Virginia launching online instant-win lottery games on July 1


Virginia is poised to join the still tiny list of US states offering online instant-win lottery games starting July 1.

For some time now, the Virginia Lottery has allowed players 18 years or older to purchase online subscriptions to major draw ticket games such as Mega Millions, Powerball and Cash4Life. But legislation approved in March cleared the way for the Lottery to offer individual ticket sales as well as new instant-win games.

Virginia Lottery exec director Kevin Hall said his group would be launching its new online service on July 1, the very first day permissible under the new state rules. Hall said it was “important to continue to meet Virginia consumers where they already are and where they expect to find us: online.”

The plan is to start with the draw-ticket mainstays and a few instant-win products, with additional instant games added every few weeks and daily draw games added before the year is done. The digital instant win games will resemble their retail counterparts “but with exciting digital game features, mechanics and bonus rounds that paper tickets cannot provide players.”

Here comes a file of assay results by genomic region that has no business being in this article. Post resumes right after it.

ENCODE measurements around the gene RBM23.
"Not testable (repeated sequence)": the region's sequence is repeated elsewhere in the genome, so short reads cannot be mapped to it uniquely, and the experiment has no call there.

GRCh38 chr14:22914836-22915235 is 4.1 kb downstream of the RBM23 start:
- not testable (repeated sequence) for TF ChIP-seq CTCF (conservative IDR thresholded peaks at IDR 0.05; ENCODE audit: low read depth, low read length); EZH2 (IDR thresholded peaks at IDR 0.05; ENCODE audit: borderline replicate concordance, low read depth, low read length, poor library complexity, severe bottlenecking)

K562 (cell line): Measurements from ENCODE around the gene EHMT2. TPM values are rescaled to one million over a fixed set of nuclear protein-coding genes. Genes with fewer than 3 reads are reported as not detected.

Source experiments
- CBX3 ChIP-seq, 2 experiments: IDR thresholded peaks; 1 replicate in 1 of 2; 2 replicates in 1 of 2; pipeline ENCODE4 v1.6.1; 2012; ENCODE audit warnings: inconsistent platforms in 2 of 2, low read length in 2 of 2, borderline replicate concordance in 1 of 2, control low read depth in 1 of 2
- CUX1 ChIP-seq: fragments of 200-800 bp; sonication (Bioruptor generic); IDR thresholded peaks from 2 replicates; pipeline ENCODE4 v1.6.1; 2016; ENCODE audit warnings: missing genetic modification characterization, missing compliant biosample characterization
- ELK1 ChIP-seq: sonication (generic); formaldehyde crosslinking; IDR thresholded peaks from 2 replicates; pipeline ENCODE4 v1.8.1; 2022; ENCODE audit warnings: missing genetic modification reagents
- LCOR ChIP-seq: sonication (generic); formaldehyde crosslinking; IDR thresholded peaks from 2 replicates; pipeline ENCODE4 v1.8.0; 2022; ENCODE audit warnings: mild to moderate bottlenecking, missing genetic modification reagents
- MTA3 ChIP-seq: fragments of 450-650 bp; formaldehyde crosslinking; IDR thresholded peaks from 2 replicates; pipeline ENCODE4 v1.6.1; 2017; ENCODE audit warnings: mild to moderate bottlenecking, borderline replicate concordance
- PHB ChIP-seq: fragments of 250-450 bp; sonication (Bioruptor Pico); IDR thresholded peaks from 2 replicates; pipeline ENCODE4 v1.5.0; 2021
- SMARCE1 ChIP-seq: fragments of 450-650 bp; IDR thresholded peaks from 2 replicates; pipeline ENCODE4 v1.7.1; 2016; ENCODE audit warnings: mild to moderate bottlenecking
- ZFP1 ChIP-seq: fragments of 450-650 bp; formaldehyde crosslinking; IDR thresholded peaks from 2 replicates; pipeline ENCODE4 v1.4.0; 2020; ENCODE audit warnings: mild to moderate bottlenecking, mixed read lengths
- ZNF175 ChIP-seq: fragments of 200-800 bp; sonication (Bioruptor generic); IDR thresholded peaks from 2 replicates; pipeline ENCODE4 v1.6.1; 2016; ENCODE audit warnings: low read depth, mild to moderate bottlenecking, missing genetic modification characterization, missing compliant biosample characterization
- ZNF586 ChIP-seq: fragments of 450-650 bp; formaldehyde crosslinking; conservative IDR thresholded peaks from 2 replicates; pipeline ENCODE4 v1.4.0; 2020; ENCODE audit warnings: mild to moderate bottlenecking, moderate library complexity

The new digital games will initially not be available via the Virginia Lottery mobile app, which was originally developed by Lottery tech partner International Game Technology to work only through Bluetooth signals from lottery retailers. The Lottery is working on updating the app to include online play but it won’t be ready by July 1, so mobile users will have to make do with the website for the time being.

The rationale for having an online lottery option became crystal clear to lottery operators following the COVID-19 shutdown of retail lottery outlets. In April, Hall warned legislators that sales had been “significantly diminished due to the public health emergency.”

The states that got out ahead of this curve, including Georgia, Kentucky, Michigan, New Hampshire and Pennsylvania, have been busy trumpeting their success. Pennsylvania announced last month that its iLottery sales had topped $1b in less than two years, a success that has helped convince other states to get off the bench and into the action.